Insurance Fraud

Both the state of Texas and the federal government have specific statutes criminalizing insurance fraud. Federal jurisdiction is invoked when the insurance business activities affect interstate commerce. There are five different crimes proscribed by 18 U.S.C. Section 1033, all of which presume the individual is engaged in the insurance business:

(a)

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      (A) in connection with any financial reports or documents presented to any insurance regulatory official or agency or an agent or examiner appointed by such official or agency to examine the affairs of such person, and

      (B) for the purpose of influencing the actions of such official or agency or such an appointed agent or examiner, shall be punished as provided in paragraph (2).

  • (1) Whoever is engaged in the business of insurance whose activities affect interstate commerce and knowingly, with the intent to deceive, makes any false material statement or report or willfully and materially overvalues any land, property or security—

    (2) The punishment for an offense under paragraph (1) is a fine as established under this title or imprisonment for not more than 10 years, or both, except that the term of imprisonment shall be not more than 15 years if the statement or report or overvaluing of land, property, or security jeopardized the safety and soundness of an insurer and was a significant cause of such insurer being placed in conservation, rehabilitation, or liquidation by an appropriate court.

(b)

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      (A) acting as, or being an officer, director, agent, or employee of, any person engaged in the business of insurance whose activities affect interstate commerce, or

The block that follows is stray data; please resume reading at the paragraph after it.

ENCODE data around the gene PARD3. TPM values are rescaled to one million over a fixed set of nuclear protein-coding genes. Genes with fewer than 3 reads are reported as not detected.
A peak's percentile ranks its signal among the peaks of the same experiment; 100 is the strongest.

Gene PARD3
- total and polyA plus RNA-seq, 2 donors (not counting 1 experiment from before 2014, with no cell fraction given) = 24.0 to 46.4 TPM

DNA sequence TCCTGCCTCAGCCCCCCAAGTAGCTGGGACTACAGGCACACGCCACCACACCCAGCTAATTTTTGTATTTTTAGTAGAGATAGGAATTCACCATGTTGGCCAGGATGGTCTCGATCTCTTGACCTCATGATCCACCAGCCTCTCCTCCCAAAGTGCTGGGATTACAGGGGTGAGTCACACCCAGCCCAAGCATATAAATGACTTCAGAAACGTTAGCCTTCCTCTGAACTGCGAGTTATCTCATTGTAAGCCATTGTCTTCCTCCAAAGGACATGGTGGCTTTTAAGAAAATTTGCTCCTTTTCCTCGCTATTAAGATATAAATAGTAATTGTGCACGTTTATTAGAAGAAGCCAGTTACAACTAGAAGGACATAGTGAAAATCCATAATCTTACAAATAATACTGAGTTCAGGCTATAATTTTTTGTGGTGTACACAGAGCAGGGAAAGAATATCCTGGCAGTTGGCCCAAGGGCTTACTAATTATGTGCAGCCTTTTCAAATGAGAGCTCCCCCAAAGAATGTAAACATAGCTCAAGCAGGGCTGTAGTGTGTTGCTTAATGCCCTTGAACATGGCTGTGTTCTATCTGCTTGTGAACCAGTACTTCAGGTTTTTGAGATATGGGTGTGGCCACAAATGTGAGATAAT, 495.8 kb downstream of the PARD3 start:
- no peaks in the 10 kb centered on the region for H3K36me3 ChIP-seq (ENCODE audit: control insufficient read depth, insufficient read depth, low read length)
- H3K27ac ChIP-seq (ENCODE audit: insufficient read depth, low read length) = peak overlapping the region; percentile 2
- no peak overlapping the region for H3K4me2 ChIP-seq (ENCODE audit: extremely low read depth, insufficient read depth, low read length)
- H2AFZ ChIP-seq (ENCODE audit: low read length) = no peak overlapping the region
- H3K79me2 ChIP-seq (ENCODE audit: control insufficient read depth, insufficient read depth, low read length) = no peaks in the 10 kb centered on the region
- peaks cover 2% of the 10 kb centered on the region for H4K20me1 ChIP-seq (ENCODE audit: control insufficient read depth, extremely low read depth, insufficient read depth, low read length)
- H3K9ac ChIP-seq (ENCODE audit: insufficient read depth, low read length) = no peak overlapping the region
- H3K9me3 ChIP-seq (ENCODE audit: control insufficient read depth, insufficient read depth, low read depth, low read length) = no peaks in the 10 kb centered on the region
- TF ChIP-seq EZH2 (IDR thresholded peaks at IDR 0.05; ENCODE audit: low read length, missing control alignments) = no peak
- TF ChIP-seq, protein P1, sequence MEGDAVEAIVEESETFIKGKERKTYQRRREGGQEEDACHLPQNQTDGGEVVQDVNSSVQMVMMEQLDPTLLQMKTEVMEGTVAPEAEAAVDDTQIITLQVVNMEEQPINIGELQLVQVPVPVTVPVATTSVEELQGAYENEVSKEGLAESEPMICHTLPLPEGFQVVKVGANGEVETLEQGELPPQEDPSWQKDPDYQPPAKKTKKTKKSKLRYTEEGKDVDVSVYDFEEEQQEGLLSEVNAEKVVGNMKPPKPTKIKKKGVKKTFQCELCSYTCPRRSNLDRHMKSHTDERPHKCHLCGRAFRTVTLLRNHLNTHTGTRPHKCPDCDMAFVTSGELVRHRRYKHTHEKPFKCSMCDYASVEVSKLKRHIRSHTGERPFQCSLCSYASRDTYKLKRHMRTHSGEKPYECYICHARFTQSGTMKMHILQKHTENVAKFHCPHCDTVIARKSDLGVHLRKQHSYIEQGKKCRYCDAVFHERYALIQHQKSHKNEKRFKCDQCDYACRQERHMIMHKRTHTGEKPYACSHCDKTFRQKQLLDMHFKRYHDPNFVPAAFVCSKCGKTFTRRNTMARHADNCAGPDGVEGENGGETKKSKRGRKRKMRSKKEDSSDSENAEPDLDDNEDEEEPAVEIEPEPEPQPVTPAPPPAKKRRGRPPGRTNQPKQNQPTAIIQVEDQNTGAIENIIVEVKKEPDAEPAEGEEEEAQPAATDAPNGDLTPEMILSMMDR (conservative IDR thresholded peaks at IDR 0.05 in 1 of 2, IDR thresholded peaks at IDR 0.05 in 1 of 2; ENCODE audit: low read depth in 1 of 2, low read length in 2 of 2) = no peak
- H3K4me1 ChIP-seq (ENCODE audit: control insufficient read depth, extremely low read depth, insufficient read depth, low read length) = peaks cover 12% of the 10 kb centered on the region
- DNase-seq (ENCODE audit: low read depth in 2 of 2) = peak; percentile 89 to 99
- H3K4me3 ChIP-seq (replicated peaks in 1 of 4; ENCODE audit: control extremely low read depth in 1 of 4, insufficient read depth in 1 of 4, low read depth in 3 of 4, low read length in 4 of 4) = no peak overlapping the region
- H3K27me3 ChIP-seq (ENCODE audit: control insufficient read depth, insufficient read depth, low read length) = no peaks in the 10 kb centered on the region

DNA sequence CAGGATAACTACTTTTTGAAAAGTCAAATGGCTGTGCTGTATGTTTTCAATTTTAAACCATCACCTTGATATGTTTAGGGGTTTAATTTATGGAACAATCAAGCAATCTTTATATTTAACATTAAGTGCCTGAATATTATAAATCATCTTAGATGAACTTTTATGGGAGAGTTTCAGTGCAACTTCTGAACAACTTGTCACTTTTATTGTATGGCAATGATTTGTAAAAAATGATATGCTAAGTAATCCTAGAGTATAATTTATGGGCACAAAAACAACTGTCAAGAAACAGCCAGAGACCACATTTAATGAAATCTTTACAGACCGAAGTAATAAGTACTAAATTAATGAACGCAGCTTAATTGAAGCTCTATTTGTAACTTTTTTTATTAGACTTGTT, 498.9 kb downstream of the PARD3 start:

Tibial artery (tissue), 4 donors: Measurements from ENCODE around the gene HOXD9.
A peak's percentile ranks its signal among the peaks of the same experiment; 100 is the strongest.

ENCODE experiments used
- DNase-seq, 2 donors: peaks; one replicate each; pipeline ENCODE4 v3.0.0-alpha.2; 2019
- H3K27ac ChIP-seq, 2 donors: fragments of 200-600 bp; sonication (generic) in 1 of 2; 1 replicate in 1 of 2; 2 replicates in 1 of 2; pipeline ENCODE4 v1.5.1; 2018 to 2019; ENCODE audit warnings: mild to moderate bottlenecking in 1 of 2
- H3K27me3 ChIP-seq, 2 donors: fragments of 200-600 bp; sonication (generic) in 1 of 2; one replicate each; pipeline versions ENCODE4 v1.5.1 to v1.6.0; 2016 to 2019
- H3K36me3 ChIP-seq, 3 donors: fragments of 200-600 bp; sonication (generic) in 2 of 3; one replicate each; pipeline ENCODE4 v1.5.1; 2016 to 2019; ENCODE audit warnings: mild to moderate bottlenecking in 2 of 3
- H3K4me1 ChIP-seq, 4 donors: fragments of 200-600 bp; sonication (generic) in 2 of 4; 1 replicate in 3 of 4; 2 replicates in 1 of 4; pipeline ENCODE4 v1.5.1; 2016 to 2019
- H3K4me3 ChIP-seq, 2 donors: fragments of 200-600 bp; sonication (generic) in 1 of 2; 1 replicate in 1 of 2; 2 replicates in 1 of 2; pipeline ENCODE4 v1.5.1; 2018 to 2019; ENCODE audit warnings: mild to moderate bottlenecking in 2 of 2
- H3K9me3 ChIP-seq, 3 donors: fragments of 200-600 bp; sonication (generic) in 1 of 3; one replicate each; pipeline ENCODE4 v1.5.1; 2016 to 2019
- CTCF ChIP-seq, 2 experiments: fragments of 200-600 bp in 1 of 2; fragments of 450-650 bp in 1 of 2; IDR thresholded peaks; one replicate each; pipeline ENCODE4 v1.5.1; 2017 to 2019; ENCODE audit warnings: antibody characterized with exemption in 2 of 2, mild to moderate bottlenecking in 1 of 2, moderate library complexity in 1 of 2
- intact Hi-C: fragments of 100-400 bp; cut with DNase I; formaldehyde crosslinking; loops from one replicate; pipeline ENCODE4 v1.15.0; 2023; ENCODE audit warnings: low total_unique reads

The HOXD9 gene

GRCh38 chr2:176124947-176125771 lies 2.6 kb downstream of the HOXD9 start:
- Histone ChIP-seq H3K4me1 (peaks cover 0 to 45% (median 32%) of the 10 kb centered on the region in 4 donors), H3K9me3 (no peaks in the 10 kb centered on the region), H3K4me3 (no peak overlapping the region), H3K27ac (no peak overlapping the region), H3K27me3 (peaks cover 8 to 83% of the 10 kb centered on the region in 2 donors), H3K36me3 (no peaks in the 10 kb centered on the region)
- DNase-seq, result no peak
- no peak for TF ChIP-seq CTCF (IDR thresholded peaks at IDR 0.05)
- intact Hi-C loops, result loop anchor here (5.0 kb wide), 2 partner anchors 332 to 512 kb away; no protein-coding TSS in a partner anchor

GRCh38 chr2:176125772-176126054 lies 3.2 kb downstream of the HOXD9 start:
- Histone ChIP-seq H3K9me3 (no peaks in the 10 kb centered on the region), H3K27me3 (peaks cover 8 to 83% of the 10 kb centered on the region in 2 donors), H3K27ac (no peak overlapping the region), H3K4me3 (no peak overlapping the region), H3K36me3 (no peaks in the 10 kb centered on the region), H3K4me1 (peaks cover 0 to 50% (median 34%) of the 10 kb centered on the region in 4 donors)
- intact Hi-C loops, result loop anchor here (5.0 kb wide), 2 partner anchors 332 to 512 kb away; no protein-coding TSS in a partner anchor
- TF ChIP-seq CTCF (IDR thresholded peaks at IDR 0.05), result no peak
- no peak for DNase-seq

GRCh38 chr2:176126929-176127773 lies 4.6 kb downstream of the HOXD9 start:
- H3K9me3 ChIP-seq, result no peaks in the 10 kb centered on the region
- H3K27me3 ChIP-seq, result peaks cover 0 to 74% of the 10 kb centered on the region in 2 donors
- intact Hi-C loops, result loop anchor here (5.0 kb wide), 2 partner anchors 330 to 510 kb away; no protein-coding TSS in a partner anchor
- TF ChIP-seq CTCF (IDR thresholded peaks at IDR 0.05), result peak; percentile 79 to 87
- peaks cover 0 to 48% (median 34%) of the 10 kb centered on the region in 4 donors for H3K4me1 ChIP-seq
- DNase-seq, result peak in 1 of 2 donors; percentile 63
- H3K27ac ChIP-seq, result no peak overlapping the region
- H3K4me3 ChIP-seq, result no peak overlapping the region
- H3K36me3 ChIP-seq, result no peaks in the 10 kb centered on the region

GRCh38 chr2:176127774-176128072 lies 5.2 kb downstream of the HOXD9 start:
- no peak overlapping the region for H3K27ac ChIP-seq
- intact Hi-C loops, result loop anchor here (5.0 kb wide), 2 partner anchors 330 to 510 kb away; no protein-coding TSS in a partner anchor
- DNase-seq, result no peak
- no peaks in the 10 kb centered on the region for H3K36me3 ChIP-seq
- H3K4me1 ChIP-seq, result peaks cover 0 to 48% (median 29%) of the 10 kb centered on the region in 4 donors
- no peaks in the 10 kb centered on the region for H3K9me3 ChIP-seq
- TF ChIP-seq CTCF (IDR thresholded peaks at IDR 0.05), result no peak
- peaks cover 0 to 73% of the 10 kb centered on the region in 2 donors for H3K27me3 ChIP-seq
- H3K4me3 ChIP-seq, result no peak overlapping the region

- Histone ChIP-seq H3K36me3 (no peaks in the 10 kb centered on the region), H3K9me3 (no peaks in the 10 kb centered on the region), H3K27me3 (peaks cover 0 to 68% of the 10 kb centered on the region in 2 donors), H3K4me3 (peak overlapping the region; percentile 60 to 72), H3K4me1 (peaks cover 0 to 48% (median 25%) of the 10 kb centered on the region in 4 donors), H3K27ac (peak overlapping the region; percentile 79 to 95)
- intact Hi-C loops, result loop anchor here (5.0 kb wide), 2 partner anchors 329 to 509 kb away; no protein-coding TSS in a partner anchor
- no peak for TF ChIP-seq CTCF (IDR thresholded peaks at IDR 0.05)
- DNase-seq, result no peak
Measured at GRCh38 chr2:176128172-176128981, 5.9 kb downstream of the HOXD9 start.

(B) is engaged in the business of insurance whose activities affect interstate commerce or is involved (other than as an insured or beneficiary under a policy of insurance) in a transaction relating to the conduct of affairs of such a business, willfully embezzles, abstracts, purloins, or misappropriates any of the moneys, funds, premiums, credits, or other property of such person so engaged shall be punished as provided in paragraph (2).

  • (1) Whoever—

    (2) The punishment for an offense under paragraph (1) is a fine as provided under this title or imprisonment for not more than 10 years, or both, except that if such embezzlement, abstraction, purloining, or misappropriation described in paragraph (1) jeopardized the safety and soundness of an insurer and was a significant cause of such insurer being placed in conservation, rehabilitation, or liquidation by an appropriate court, such imprisonment shall be not more than 15 years. If the amount or value so embezzled, abstracted, purloined, or misappropriated does not exceed $5,000, whoever violates paragraph (1) shall be fined as provided in this title or imprisoned not more than one year, or both.

(c)

    (1) Whoever is engaged in the business of insurance and whose activities affect interstate commerce or is involved (other than as an insured or beneficiary under a policy of insurance) in a transaction relating to the conduct of affairs of such a business, knowingly makes any false entry of material fact in any book, report, or statement of such person engaged in the business of insurance with intent to deceive any person, including any officer, employee, or agent of such person engaged in the business of insurance, any insurance regulatory official or agency, or any agent or examiner appointed by such official or agency to examine the affairs of such person, about the financial condition or solvency of such business shall be punished as provided in paragraph (2).